Malorie Blackman is currently children’s laureate of 2015 and one of Britain’s best authors. Winning awards since 1995, it’s clear that she’s still got it.
Blackman’s heart wrenching Noughts and Crosses series was a game changer, taking the reader on a thought provoking journey of romance and racial politics. Before the hype of Suzanne Collins’ The Hunger Games and Veronica Roth’s Divergent, Noughts and Crosses is interpreted as dystopian teenage fiction with a difference. What makes Blackman’s writing so great? It’s realistic and often relatable. Her characters are a sublime balance between funny and serious.
One of the best things about Blackman’s work is her mission to increase diversity in literature. Luckily, Blackman is one of the many authors supporting this concept, creating more multi-cultural characters for young readers. In 2014, Blackman joined forces with the “Let Books Be Books” campaign in order to stop children’s books being sold for one gender or another. The campaign has also attracted the support of fellow authors Anne Fine and Phillip Pullman.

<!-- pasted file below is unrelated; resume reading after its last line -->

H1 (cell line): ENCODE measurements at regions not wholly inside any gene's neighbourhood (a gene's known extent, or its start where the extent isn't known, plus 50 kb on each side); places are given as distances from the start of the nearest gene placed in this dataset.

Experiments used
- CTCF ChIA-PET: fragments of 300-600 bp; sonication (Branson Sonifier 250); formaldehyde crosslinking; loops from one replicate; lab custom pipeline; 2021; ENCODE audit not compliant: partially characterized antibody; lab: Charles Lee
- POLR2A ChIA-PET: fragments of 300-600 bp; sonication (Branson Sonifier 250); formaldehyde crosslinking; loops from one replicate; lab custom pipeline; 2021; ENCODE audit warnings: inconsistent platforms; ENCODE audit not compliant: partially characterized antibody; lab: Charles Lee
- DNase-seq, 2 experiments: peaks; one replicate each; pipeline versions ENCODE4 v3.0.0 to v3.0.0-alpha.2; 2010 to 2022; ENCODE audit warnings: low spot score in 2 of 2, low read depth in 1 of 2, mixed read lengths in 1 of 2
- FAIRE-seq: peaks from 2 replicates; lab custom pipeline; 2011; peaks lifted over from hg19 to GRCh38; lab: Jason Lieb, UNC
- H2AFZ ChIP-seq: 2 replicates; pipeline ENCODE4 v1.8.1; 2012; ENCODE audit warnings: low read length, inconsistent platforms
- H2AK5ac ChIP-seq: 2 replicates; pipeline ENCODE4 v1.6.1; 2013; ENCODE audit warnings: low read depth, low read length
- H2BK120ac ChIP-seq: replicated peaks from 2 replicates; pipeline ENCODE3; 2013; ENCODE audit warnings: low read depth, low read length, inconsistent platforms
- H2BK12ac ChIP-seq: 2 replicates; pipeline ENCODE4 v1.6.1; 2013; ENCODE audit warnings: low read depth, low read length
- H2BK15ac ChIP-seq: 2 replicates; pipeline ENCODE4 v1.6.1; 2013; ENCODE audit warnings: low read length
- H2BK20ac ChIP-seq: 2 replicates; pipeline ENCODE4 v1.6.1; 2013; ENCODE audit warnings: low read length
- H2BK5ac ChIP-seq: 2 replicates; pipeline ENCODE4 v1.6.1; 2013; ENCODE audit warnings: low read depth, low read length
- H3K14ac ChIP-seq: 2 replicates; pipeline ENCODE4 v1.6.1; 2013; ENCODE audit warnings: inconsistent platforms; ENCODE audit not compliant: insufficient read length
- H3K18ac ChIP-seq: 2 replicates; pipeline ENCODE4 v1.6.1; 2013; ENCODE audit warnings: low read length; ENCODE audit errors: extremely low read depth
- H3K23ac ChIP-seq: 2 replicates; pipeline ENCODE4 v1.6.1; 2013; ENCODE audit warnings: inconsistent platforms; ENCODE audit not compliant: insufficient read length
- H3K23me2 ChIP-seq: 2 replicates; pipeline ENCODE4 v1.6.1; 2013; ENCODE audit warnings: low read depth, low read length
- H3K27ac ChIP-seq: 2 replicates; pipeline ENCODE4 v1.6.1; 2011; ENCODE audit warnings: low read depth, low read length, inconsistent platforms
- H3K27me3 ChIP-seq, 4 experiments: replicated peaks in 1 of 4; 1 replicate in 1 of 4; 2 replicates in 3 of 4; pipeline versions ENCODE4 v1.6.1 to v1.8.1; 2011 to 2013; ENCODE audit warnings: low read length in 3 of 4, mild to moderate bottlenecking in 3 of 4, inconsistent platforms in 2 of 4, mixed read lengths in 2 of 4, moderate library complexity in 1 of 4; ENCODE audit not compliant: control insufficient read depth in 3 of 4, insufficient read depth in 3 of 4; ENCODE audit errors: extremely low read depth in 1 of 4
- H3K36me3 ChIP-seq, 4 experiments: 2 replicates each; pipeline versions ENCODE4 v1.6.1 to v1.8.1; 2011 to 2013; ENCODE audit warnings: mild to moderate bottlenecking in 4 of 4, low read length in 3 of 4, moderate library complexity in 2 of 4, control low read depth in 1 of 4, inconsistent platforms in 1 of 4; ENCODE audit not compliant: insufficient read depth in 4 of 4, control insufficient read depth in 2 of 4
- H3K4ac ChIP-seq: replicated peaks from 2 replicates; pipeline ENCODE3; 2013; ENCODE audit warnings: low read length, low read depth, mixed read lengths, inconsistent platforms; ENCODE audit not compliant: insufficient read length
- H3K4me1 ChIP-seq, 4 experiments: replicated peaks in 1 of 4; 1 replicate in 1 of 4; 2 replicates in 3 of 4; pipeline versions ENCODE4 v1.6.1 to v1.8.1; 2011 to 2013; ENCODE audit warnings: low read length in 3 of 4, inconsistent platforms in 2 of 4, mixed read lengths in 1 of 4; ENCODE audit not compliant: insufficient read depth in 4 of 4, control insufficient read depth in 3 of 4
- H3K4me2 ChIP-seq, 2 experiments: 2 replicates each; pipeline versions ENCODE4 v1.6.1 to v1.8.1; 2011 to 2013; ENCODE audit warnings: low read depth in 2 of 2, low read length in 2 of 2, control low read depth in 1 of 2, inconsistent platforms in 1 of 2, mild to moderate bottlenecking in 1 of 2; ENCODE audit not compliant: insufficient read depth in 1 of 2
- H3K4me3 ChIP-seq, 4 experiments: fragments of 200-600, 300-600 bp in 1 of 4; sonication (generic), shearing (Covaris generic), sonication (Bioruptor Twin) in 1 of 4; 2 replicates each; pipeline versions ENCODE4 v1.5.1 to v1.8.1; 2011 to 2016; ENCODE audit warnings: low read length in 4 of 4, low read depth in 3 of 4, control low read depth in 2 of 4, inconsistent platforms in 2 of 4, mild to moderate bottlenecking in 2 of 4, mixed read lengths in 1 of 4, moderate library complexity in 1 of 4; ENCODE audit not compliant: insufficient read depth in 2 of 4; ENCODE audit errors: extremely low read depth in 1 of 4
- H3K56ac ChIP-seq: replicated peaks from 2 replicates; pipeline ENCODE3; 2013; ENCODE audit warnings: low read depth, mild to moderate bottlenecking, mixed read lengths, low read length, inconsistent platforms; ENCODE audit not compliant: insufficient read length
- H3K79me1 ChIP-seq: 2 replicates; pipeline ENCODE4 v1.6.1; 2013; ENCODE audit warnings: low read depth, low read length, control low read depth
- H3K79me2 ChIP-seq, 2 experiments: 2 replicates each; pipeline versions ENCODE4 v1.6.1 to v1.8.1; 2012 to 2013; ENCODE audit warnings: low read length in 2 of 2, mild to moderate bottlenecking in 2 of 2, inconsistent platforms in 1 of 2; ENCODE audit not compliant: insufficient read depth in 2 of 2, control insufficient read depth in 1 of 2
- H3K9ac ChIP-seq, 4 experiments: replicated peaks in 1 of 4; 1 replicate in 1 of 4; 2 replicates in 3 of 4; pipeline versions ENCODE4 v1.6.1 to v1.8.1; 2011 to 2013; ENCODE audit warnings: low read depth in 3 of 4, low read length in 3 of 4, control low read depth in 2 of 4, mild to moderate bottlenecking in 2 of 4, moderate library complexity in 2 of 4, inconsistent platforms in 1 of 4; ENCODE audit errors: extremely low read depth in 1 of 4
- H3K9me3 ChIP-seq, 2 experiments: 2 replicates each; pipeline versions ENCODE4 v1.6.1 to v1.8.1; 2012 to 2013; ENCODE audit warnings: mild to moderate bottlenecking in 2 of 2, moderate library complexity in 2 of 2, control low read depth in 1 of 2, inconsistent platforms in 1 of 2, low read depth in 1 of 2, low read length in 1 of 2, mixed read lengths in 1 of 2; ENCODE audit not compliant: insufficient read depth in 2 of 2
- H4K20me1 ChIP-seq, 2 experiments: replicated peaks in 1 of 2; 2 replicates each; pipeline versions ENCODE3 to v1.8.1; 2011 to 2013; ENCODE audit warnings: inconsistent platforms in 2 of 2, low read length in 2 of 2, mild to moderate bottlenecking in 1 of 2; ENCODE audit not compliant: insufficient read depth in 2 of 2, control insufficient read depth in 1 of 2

Blackman is still viewed as one of Britain’s trendy teen authors, recently composing a romance anthology labelled Love Hurts. She is also receives a cheeky reference in Tinie Temper’s single, ‘Written in the Stars’.
Blackman remains an inspiration for aspiring writers, unafraid to fight for what she believes in whether it’s gender equality, combating the “demonisation of young people” or battling racism. Malorie Blackman has a way with words, and a unique style that should continue to grip Britain’s young bookworms.